One of the biggest risks of giving watermelon to dogs is the choking hazard. Watermelon has a soft flesh but a fairly tough rind.

Make sure to remove all rind and seeds before feeding watermelon to your dog, as the hard pieces can become a choking risk. 

Cut any watermelon pieces into small, bite-sized chunks appropriate for your dog’s size. Don’t allow your dog to scarf down big chunks of watermelon quickly.

The flesh can also present a choking risk if it forms a large, cohesive mass. Always monitor your dog when giving watermelon as a treat.

Digestive Issues

Eating too much watermelon could lead to digestive upset in some dogs. Watermelon is very high in water content, which can cause loose stools if a dog eats too much in one sitting.

The natural sugars in watermelon could also cause diarrhea, especially in dogs not accustomed to digesting high-sugar foods. Limit watermelon to just a few small pieces at a time when first introducing it.

Additionally, the seeds of a watermelon can cause intestinal blockage if swallowed by a dog. Make sure all seeds are removed before feeding the watermelon.

If your dog experiences vomiting, diarrhea, or other signs of stomach distress after eating watermelon, withhold it for a few days then try reintroducing a small amount.

If symptoms recur, consult your veterinarian. Some dogs may have sensitivities to the sugars or digestive trouble with watermelon.

Serving Tips

When feeding watermelon to dogs, it’s important to remove the rind and seeds first, as they can cause gastrointestinal upset.

Cut the watermelon into small, bite-sized pieces to prevent choking. Watermelon should always be fed in moderation as too much can lead to diarrhea.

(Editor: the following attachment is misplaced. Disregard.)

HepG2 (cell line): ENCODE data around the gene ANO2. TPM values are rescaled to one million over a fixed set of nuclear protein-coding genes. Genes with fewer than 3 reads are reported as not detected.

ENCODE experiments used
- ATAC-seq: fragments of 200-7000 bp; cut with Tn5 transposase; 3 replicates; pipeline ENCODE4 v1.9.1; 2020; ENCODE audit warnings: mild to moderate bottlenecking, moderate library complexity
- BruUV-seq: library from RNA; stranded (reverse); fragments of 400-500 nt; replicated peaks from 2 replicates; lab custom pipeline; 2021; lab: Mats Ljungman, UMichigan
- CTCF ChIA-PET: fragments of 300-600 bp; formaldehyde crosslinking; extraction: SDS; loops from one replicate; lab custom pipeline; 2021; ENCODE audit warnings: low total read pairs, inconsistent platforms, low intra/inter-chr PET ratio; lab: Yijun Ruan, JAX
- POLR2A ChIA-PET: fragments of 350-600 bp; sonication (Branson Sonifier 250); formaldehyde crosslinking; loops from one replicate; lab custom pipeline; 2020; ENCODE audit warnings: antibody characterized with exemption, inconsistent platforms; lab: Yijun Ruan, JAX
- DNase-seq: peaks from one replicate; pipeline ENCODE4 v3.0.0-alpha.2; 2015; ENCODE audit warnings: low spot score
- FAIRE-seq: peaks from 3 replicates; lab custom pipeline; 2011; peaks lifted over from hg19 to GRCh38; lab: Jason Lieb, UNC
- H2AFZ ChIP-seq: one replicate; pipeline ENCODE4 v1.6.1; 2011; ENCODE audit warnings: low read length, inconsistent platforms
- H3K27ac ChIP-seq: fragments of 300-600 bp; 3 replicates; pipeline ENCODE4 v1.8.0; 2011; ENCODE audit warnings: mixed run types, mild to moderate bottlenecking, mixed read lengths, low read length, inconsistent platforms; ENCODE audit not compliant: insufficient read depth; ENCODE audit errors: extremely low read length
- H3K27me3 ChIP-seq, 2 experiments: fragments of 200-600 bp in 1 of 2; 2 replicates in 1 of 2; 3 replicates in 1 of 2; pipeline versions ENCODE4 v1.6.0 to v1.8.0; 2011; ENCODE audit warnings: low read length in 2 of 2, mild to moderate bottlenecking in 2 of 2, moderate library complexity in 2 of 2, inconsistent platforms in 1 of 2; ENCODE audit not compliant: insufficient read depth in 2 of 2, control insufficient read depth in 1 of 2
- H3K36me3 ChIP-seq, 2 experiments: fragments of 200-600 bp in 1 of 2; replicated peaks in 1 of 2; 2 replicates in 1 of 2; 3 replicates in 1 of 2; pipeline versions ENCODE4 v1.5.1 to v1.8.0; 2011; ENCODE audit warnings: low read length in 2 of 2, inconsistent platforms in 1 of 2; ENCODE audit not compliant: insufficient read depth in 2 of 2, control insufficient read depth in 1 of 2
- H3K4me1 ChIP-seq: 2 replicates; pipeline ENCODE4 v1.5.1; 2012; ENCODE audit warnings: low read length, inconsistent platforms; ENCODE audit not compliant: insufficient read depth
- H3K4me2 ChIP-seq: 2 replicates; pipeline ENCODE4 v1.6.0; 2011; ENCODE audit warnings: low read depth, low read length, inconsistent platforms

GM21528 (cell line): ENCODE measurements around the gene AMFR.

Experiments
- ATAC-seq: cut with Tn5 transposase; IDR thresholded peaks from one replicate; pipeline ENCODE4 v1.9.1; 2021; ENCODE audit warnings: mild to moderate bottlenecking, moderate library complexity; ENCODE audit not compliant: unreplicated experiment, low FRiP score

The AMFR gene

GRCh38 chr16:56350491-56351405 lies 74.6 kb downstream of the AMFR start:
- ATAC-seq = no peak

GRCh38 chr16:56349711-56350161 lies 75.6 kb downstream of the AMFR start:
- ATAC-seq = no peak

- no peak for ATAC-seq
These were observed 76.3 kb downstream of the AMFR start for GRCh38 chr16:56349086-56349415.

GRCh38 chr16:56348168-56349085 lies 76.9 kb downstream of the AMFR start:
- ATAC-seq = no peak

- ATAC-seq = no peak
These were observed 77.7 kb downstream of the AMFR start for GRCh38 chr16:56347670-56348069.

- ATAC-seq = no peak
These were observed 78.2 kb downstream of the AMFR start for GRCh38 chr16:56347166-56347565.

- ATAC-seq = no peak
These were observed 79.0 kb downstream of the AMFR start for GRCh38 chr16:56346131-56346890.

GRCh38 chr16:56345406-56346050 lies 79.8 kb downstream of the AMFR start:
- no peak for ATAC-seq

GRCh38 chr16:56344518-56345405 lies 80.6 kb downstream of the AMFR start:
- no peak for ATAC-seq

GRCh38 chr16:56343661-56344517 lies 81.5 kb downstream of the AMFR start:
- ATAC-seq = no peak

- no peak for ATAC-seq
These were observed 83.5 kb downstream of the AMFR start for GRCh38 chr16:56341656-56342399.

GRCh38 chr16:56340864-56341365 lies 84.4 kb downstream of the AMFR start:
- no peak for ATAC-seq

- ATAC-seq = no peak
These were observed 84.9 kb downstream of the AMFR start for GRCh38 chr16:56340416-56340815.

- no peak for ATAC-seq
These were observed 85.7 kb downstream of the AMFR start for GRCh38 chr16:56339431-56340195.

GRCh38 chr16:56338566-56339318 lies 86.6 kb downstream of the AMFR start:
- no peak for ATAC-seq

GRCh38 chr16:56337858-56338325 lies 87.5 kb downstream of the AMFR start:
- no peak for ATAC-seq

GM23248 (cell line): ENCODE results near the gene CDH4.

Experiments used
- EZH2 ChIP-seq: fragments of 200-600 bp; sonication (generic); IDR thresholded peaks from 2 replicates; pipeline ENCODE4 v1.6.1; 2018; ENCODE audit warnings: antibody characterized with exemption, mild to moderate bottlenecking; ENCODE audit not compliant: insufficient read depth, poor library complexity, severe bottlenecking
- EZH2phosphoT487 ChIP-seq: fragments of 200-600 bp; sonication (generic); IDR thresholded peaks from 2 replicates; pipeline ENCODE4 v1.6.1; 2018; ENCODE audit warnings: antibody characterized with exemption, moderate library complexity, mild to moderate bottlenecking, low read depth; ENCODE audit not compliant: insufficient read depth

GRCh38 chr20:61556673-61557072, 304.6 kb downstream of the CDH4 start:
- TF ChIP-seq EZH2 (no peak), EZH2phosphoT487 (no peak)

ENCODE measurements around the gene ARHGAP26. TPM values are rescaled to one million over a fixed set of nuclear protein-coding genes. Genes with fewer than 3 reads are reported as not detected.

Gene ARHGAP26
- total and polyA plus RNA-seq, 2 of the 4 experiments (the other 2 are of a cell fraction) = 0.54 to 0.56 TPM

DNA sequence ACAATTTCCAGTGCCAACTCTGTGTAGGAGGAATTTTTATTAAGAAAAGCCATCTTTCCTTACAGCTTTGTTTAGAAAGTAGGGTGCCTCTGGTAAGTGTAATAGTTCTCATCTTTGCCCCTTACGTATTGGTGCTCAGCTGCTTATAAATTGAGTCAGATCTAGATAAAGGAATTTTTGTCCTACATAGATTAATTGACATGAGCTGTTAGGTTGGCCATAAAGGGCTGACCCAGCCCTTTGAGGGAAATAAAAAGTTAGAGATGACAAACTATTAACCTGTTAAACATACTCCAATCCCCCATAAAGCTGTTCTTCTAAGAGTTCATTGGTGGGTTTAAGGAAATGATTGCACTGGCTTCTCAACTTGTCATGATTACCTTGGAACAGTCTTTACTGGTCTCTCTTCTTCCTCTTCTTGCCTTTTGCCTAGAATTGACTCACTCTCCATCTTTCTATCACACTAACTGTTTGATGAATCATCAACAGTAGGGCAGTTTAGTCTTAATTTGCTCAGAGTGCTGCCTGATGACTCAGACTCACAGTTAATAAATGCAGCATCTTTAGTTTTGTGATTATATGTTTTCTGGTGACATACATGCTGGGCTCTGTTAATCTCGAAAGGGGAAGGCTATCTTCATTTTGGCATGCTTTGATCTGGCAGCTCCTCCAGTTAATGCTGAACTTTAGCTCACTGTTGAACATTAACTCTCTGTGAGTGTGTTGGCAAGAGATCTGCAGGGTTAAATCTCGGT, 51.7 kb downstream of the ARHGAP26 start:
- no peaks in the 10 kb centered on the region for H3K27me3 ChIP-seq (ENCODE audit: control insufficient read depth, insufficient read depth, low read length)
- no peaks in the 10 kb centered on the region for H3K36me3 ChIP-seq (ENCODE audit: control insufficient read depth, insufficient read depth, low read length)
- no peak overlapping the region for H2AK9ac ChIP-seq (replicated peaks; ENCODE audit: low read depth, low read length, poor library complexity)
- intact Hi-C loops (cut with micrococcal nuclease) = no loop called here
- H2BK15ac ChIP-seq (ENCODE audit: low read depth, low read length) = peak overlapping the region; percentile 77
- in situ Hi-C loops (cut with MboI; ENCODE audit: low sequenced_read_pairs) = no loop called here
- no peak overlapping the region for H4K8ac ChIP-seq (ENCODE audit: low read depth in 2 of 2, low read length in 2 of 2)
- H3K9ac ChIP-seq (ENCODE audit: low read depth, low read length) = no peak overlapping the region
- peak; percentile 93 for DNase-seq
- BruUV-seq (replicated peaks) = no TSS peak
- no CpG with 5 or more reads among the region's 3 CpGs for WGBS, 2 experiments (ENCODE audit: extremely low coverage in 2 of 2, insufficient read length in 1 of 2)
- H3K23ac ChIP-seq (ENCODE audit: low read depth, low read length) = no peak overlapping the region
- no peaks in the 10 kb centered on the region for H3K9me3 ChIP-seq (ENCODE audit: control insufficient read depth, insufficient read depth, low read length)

Some tips for serving watermelon to dogs:

– Remove rind – The thick, green rind is tough to chew and difficult to digest for dogs. Slice off all the rinds before feeding the watermelon.

– Remove seeds – Watermelon seeds could cause intestinal blockage or other issues if swallowed whole. Remove seeds from watermelon before giving it to dogs.

– Cut into small pieces – Cut the watermelon flesh into small, bite-sized cubes. Large chunks are a choking hazard for dogs. 

– Feed in moderation – Watermelon is safe for dogs but should be fed as an occasional treat. Too much can lead to diarrhea or upset stomach. Limit watermelon to no more than 10% of your dog’s daily calories.

– Supervise your dog – When first introducing watermelon, supervise your dog to make sure they are chewing properly. Don’t allow them to scarf it down too quickly.

– Use small amounts at first – Start with just a few small pieces to see how your dog tolerates it. Slowly increase the amount if no adverse effects.

– Avoid frozen watermelon – Feed watermelon at room temperature or slightly chilled, not frozen. Hard frozen pieces could damage teeth.

By removing the rind, and seeds, and cutting watermelon into manageable pieces, you can safely share this nutritious and hydrating treat with your dog! Just be sure to provide in moderation.

Alternatives to Watermelon

If you want to avoid giving your dog too much watermelon or are looking for other hydrating, low-calorie treats, consider these alternatives:

Other Fruits and Veggies